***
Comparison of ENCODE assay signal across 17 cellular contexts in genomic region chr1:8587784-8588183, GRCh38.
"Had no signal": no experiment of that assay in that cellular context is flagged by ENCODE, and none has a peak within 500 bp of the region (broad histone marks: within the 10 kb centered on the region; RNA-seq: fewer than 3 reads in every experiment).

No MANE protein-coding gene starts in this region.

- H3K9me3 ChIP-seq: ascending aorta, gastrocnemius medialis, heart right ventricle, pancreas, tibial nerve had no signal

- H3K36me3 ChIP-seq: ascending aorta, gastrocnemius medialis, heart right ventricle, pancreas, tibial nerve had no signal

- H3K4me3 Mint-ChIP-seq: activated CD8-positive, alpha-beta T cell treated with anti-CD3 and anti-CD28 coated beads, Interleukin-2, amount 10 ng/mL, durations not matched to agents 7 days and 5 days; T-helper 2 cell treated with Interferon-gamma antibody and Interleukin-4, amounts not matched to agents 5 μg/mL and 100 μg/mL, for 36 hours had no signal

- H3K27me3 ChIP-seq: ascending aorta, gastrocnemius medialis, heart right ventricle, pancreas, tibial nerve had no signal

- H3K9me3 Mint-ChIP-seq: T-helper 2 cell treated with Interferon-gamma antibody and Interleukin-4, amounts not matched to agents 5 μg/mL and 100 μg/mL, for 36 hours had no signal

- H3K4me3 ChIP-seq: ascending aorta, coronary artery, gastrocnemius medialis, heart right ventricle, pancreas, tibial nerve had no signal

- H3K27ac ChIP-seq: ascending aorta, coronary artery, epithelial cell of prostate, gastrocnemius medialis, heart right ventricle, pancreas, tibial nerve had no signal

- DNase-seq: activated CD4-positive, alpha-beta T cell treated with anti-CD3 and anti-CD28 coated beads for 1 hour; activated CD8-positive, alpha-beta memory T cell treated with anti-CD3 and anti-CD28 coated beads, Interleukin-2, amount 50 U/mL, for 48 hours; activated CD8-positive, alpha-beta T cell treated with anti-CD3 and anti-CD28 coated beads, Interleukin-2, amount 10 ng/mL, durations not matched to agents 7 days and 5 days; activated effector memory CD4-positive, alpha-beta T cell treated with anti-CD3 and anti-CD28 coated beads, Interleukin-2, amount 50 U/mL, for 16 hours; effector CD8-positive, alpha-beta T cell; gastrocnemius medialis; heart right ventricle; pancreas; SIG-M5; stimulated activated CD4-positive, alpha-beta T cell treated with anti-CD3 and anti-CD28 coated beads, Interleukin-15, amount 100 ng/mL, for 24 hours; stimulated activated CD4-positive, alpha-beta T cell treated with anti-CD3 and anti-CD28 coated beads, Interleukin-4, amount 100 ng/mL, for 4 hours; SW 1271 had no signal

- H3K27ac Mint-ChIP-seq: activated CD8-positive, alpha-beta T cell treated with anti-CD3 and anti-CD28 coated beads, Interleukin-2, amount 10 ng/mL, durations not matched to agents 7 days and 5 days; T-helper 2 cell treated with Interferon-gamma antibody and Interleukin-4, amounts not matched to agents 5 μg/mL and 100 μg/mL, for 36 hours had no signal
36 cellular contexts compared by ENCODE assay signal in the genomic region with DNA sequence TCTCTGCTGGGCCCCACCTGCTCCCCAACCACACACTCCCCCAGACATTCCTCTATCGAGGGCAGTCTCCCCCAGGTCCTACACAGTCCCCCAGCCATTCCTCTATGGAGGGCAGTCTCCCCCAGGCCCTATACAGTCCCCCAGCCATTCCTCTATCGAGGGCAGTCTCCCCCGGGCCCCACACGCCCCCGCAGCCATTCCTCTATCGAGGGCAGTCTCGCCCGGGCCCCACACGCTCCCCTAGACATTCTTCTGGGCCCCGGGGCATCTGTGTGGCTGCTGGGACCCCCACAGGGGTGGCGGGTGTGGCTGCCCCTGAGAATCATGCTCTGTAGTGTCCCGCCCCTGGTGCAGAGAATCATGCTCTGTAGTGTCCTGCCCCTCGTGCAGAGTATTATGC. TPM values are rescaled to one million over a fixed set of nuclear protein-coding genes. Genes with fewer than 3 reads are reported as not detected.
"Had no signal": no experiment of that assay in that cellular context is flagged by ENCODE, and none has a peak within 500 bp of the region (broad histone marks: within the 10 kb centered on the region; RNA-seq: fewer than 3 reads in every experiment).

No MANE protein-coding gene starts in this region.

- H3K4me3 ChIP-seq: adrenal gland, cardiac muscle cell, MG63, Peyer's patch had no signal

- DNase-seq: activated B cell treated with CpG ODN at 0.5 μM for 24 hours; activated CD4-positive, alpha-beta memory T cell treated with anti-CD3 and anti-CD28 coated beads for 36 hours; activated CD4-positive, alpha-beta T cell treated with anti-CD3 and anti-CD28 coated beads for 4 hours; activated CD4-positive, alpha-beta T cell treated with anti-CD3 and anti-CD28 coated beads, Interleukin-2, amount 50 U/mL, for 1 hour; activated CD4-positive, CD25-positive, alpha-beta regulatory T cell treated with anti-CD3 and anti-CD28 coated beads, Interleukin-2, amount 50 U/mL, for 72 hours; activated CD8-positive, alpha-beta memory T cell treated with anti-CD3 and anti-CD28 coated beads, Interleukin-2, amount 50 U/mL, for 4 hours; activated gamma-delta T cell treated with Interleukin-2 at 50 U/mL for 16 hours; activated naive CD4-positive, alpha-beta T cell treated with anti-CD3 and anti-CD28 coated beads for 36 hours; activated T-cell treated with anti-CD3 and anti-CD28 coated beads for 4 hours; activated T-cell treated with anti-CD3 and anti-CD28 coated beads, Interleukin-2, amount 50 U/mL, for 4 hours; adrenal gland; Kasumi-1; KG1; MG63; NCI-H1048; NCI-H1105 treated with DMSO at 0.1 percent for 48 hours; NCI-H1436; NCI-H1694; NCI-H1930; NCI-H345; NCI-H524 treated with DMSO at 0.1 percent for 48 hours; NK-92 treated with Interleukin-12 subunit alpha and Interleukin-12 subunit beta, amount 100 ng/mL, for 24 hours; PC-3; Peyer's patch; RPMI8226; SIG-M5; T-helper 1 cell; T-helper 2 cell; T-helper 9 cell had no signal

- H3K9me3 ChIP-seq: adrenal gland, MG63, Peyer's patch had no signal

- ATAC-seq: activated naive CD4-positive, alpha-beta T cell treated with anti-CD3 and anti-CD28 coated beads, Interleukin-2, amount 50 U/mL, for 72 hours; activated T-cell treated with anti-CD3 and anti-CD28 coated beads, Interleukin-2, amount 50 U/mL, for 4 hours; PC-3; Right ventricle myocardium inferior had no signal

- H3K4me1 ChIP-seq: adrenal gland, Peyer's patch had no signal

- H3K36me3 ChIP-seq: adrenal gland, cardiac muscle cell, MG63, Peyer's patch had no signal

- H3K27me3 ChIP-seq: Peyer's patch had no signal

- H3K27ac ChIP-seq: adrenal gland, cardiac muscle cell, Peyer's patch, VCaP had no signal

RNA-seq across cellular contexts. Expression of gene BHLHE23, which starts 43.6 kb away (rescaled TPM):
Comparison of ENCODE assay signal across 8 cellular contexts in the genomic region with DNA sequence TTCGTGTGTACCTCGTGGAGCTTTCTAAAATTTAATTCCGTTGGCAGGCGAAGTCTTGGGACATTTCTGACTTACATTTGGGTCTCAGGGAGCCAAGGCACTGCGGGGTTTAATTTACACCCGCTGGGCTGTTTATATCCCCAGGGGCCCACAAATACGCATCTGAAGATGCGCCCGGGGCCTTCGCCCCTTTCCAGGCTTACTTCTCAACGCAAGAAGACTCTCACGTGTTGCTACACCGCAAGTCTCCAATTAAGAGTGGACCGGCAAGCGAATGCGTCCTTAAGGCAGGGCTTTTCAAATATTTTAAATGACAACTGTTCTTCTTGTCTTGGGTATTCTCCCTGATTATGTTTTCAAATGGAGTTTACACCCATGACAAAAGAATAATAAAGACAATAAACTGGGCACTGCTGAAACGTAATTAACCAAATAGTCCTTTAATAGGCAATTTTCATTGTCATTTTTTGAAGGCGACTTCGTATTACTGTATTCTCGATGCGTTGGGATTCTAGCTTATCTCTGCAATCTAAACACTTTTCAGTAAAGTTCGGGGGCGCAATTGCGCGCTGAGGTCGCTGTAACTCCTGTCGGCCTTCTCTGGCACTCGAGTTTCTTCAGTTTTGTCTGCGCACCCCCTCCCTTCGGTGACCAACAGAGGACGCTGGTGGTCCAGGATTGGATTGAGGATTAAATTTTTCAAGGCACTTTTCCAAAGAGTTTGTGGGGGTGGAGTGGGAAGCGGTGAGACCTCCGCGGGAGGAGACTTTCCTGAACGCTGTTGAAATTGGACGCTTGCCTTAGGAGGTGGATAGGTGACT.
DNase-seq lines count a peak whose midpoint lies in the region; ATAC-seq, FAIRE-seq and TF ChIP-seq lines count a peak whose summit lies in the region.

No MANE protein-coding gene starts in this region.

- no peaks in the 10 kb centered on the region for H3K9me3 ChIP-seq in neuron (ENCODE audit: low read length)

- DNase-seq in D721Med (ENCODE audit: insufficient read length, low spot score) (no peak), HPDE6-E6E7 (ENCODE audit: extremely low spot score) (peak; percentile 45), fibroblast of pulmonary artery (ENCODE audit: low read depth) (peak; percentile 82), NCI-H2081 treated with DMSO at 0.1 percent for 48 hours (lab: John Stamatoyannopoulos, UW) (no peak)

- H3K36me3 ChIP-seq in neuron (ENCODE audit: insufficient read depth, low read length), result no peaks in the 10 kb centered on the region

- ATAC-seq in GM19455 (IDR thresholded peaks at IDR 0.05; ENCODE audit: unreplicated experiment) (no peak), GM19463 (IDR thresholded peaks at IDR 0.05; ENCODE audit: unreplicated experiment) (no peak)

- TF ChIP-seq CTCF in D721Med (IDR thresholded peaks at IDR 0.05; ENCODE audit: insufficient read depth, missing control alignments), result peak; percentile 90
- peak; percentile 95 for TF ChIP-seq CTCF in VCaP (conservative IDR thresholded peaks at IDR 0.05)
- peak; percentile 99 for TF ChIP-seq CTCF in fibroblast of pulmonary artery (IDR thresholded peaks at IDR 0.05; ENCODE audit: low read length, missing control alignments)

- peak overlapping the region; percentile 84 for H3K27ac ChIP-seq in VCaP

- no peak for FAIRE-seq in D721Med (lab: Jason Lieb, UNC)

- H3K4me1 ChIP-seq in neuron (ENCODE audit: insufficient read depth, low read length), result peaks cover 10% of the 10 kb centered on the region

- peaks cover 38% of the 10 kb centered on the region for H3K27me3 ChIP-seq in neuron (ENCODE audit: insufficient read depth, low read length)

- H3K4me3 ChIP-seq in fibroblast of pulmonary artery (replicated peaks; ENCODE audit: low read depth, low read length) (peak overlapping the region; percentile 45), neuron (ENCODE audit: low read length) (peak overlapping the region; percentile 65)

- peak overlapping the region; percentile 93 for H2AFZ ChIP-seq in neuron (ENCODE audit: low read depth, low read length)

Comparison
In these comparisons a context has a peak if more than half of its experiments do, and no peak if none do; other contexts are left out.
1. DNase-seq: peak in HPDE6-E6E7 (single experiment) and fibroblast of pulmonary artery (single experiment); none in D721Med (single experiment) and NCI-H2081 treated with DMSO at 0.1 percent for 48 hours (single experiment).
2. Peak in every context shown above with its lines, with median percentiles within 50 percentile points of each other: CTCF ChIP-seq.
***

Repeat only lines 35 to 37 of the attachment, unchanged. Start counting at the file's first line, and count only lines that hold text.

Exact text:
- peak overlapping the region; percentile 84 for H3K27ac ChIP-seq in VCaP

- no peak for FAIRE-seq in D721Med (lab: Jason Lieb, UNC)

- H3K4me1 ChIP-seq in neuron (ENCODE audit: insufficient read depth, low read length), result peaks cover 10% of the 10 kb centered on the region